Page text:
Relief Society (Church of Jesus Christ of Latter-day Saints)
The Relief Society is the women's organization of the Church of Jesus Christ of Latter-day Saints which was initially led by Emma Hale Smith in Nauvoo, IL in 1842. During the group's existance, it has been an organization dedicated to providing lessons, activities, and service opportunities for the women of the Church in both a ward and stake setting.
The Relief Society was established by various women of the Church of Jesus Christ of Latter-day Saints in Sarah M. Kimball's house in Nauvoo, IL in 1842. After giving their constitution to Joseph Smith, they set up various presidencies within their wards/stakes and selected Joseph Smith's wife Emma to serve as the overall president of the Society.
Between Joseph Smith's martyrdom in 1842 and 1866, the Society fell into disarray under Brigham Young's leadership of the Church. While he did allow various female-led societies to assist in the Church's exodus to Utah to assist in midwifrey (The Female Council of Health) and in developing bonds with the Native Americans, the general involvement of the Relief Society in the Church was weak.
From 1866 on, Brigham Young and later leaders of the Church made more of a concerted effort to make sure that the Relief Society would play a more predominant role in the Church. Not only did he call a new General President of the Society to lead the group (starting with Eliza Snow), but he permitted the Society to create magazines, be more actively involved in the ward, etc. Through the group's involvement of the Church, they contributed to the Church's welfare program, strengthen homes during times of war, and became Red Cross units in wartorn nations in World War I and World War II. They also worked to prevent the passage of the Equal Rights Ammendment, established the Women's Research Center at BYU, and so on.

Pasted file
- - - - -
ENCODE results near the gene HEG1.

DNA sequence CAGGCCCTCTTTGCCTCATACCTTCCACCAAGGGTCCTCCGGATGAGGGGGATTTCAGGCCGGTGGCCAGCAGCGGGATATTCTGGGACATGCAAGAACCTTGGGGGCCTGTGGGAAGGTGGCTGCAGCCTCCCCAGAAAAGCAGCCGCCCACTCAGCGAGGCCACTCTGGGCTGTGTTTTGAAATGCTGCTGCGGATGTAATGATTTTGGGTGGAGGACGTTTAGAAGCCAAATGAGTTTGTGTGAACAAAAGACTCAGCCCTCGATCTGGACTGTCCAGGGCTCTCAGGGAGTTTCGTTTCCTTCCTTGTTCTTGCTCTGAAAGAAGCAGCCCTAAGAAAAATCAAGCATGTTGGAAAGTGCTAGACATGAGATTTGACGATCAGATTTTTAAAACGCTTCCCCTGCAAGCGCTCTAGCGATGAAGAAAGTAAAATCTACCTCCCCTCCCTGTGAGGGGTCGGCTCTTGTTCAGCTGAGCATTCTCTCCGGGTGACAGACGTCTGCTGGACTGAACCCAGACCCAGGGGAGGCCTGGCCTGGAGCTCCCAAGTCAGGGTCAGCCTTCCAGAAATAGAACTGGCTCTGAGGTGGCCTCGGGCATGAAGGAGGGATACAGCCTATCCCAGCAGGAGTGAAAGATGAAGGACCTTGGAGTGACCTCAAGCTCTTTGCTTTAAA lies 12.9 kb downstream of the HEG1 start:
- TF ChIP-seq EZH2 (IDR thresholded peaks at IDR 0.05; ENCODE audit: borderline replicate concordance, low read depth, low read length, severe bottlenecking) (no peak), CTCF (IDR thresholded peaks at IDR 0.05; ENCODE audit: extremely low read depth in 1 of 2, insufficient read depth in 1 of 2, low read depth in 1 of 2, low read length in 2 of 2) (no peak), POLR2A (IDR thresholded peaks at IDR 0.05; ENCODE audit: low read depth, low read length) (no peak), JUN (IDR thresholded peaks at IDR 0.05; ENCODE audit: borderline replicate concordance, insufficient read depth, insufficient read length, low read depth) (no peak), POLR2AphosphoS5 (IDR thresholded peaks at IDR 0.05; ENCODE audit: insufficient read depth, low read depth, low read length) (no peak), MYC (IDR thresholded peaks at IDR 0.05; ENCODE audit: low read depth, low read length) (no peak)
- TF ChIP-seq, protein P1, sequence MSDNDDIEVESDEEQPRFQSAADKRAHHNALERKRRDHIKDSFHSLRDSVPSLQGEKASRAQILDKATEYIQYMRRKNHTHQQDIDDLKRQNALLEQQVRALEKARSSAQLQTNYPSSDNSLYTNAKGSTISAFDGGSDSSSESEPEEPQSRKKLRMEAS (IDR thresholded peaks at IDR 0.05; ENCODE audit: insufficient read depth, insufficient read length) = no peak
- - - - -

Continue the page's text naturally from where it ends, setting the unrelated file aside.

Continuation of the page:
Citation:The Encyclopedia of Mormonism, via WWW, August 19, 2016 (Relief Society)
Found in 73 Collections and/or Records:
Contains audio recordings of the Relief Society conferences. Dated 1967 to 1972.
Contains audio recordings of socials, meetings, and conferences of the Relief Society of the Church of Jesus Christ of Latter-day Saints. Dated 1959 to 1972.
Contains audio recordings of socials and meetings of the Relief Society. Dated 1959 to 1971.
Contains audio recordings of training sessions pertaining mostly to Priesthood holders of the Church of Jesus Christ of Latter-day Saints. Dated 1958 to 1979.
Letters to Ethel Taylor Sessions, Belle's friend. The first item is dated 12 Nov. 1937. The rest are from the 1950-1980 timeframe. Also included are newsclippings regarding Spafford, several of her talks, and one essay by an unidentified author. The letters deal largely with personal matters.
Photocopies of diaries. Mrs. Tate lived in Tooele, Utah, served locally in the Mormon Relief Society, was active in Tooele social life, attended many funerals, and helped tend her many grandchildren.
Contains Taylor's personal and family history, including photographs, letters, awards, certificates, stories, and two books. Materials also relate to Taylor's service on the general Relief Society board of the Church of Jesus Christ of Latter-day Saints in Salt Lake City, Utah. Materials dated 1855-2014 (bulk, 1935-1983).
Contains photographs of unidentified individuals, dated approximately 1910 to 1940.
Collection contains papers and photographs from the lives of Emmeline B. Wells and Annie Wells Cannon. The papers mostly include biographies, though a pedigree chart and a medal of service are also of note. Most of the photographs are connected to Cannon, with several coming from a large scrapbook. Dated approximately 1877 to 1963.